• January 4, 2016

    Tom Clancy

    Tom Clancy

    A British intelligence file kept secret until last week reveals that President Reagan boned up for his meeting with Mikhail Gorbachev at the 1986 nuclear-disarmament talks in Iceland by reading Tom Clancy’s novel Red Storm Rising. The president thought Clancy’s Cold War thriller, which imagines events leading up to World War III, explained the Soviet Union so well that he strongly urged Prime Minister Margaret Thatcher to read it too. 

    Tired of home-delivery problems, editors and reporters at the Boston Globe decided to deliver thousands of copies of the paper themselves on Sunday. The paper says that it was a “small gesture to show our Globe customers that we are working hard” to fix the recent problems in delivery service.

    George R. R. Martin has been working closely with the writers of HBO’s Game of Thrones series, which is based on his novels, sharing with them the plots of his forthcoming books. This year, the TV series will, for the first time, reveal plot points of Martin’s next novel, The Winds of Winter, before the novel actually comes out. “I blew the Halloween deadline, and I’ve now blown the end of the year deadline,” Martin says. “And that almost certainly means that no, The Winds of Winter will not be published before the sixth season of Game of Thrones premieres in April.”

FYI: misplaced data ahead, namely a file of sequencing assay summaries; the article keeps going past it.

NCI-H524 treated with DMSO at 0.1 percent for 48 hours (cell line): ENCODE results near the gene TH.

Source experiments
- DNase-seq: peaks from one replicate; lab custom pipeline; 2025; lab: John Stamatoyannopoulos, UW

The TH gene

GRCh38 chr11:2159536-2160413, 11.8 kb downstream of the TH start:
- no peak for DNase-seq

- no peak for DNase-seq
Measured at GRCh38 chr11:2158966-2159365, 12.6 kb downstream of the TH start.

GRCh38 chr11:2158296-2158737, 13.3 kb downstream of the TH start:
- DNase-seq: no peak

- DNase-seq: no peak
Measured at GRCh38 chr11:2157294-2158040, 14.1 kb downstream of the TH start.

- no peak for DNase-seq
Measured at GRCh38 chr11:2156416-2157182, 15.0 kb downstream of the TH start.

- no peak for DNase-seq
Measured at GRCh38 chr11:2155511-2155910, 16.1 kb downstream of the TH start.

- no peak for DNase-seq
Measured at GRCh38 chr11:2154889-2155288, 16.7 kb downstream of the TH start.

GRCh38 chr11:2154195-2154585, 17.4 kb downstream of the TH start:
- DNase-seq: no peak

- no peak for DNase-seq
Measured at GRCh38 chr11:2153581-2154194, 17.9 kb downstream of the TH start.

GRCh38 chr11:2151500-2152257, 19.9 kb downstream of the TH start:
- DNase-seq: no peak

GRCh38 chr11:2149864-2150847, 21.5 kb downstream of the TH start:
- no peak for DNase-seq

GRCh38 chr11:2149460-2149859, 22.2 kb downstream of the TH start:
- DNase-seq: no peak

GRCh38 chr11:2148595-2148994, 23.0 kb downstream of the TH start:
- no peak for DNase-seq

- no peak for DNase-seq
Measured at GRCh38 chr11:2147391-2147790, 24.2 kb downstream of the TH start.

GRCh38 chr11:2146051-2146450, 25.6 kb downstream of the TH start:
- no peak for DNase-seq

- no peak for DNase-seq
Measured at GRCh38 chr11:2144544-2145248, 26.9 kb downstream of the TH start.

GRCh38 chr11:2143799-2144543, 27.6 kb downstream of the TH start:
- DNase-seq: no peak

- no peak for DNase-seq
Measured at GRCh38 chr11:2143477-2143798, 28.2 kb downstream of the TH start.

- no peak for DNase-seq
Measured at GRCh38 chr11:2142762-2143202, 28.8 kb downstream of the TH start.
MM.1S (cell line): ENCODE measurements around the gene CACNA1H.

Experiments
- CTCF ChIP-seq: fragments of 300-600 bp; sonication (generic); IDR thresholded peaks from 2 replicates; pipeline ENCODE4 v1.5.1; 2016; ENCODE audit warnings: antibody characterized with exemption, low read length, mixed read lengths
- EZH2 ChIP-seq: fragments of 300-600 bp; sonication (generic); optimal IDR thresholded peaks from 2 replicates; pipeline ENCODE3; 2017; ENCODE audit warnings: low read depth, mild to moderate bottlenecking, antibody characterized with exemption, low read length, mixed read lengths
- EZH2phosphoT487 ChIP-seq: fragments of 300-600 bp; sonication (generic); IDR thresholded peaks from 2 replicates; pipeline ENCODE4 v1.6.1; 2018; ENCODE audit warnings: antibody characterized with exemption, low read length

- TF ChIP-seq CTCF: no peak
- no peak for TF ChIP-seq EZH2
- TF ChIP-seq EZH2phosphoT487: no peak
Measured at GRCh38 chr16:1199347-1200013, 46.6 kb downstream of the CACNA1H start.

The National Book Critics Circle has released the results for the election to fill eight open spots on its board.

    According to Chartbeat, the “most engaging” digital story in 2015 was Graeme Wood’s “What ISIS Really Wants,” which appeared in The Atlantic. Second place went to Wired’s “The Science of Why No One Agrees on the Color of This Dress.”

    Pamela Paul answers some of the “most frequently asked questions” about the New York Times Book Review, where she is the top editor. How does one become a book reviewer? Do editors at the NYTBR ever commission reviews that they expect will be harsh? Do reviewers cover their friends’ books?  

    Luc Sante, the author of Low Life, discusses his new book, The Other Paris, and talks about what capitalism does to cities.  

    The West Hollywood house once owned by Nathanael West—author of The Day of the Locust and Miss Lonelyhearts—is for sale.

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